Cooking has always been something I’ve enjoyed, which is lucky seeing as this family of 6 makes meals from scratch for the most part. We are also Sabbath-observant, so every Thursday night and Friday is spent in a frenzy of cooking.
I’d been thinking about taking the idea of molecular gastronomy out of the magazines and websites I was reading and into my kitchen, but I constantly psyched myself out. Sous vide in particular seemed an accessible and useful tool, but I shied away from experimenting with it.
For those not in the know, sous vide is a method of cooking which entails sealing food in a plastic bag (usually vacuum sealed, but Ziplocs work in a pinch) and leaving it in a warm water bath at the precise temperature to which you want it cooked. Sous vide is particularly famous for cooking roasts to the doneness you want from tip-to-tip rather than the typical gradient one usually gets in a roast or steak of an outer crust, a layer of medium-done or above, and a middle of the doneness you actually want. Continue reading Anova Precision Cooker – Worth the Investment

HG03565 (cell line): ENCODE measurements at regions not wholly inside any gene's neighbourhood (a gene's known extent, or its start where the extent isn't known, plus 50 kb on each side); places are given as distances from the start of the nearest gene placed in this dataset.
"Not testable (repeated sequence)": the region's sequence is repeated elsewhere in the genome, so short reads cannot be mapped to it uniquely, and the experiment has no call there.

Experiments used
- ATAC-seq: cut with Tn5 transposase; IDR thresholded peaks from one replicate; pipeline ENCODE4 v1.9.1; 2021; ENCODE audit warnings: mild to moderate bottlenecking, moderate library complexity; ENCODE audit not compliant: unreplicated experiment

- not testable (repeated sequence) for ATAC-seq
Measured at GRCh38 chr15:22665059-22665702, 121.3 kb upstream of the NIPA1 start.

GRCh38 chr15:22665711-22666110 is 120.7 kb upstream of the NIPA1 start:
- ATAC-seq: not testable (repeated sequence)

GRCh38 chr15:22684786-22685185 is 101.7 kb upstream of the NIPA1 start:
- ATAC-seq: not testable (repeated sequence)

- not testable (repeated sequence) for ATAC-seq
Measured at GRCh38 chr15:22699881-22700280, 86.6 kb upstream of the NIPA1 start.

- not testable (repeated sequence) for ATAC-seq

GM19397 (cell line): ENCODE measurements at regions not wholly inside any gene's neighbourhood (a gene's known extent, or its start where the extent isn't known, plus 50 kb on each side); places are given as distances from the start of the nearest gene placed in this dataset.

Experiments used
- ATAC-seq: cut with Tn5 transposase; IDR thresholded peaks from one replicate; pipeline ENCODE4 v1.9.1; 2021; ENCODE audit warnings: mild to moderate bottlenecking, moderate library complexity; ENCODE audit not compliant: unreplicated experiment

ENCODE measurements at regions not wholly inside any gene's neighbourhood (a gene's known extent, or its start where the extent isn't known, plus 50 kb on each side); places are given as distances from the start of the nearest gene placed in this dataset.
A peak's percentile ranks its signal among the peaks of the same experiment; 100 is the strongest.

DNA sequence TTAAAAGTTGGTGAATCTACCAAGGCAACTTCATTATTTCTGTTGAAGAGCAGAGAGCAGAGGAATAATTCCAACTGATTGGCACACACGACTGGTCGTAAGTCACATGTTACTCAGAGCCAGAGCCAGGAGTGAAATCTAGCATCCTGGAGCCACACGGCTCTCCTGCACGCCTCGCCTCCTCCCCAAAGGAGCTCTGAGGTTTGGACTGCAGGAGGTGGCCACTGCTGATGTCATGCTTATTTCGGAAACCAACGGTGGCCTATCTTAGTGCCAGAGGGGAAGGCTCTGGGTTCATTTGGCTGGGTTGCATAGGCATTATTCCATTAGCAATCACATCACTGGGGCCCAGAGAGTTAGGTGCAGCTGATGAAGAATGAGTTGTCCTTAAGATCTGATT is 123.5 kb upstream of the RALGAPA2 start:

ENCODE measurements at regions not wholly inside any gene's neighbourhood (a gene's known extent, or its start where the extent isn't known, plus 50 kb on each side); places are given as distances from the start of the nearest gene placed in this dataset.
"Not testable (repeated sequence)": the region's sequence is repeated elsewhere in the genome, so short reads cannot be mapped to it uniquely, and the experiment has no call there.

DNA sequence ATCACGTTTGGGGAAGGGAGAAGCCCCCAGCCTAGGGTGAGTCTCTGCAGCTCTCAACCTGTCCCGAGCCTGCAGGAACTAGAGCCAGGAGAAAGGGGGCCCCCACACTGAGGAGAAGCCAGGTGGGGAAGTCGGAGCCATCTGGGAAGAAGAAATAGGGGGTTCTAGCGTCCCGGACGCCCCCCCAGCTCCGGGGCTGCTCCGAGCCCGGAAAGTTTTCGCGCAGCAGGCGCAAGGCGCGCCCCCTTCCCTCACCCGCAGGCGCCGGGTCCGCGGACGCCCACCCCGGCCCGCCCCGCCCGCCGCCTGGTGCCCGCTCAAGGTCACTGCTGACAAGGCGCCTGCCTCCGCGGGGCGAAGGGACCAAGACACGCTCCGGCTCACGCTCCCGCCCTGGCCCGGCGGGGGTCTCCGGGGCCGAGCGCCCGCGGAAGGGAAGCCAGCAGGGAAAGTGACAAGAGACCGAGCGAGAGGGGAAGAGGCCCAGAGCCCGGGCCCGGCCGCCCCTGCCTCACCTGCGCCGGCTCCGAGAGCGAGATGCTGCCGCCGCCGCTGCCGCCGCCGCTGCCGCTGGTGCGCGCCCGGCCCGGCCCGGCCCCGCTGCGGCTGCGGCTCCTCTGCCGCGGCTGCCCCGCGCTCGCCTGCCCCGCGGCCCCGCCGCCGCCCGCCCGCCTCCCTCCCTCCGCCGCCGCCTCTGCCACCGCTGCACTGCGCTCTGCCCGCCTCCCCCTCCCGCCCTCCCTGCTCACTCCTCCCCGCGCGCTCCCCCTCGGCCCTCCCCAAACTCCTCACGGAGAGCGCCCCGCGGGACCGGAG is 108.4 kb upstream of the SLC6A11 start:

A long time computer science professional and mother of a young family, Lisa Seacat DeLuca is sharing her profession with both her twins and children everywhere.
Her board book,A Robot Story, started life as a Kickstarter campaign and is now available on Amazon. Easy to read and interactive, the book explains binary at a level a young child can understand by the simple method of counting to ten.
The interactive “switches” in the board book that my daughter pretends to control based on the binary numbers provides a meaningful way to equate ones and zeros to on and off. Additionally, it expands the child’s vocabulary and uses industry jargon in a friendly way.
My four-year-old daughter even asked me what “allocate” means. The best part fo this? She later used the word to describe something else in her life.
But at the same time, the book is simple enough and short enough to read to an infant.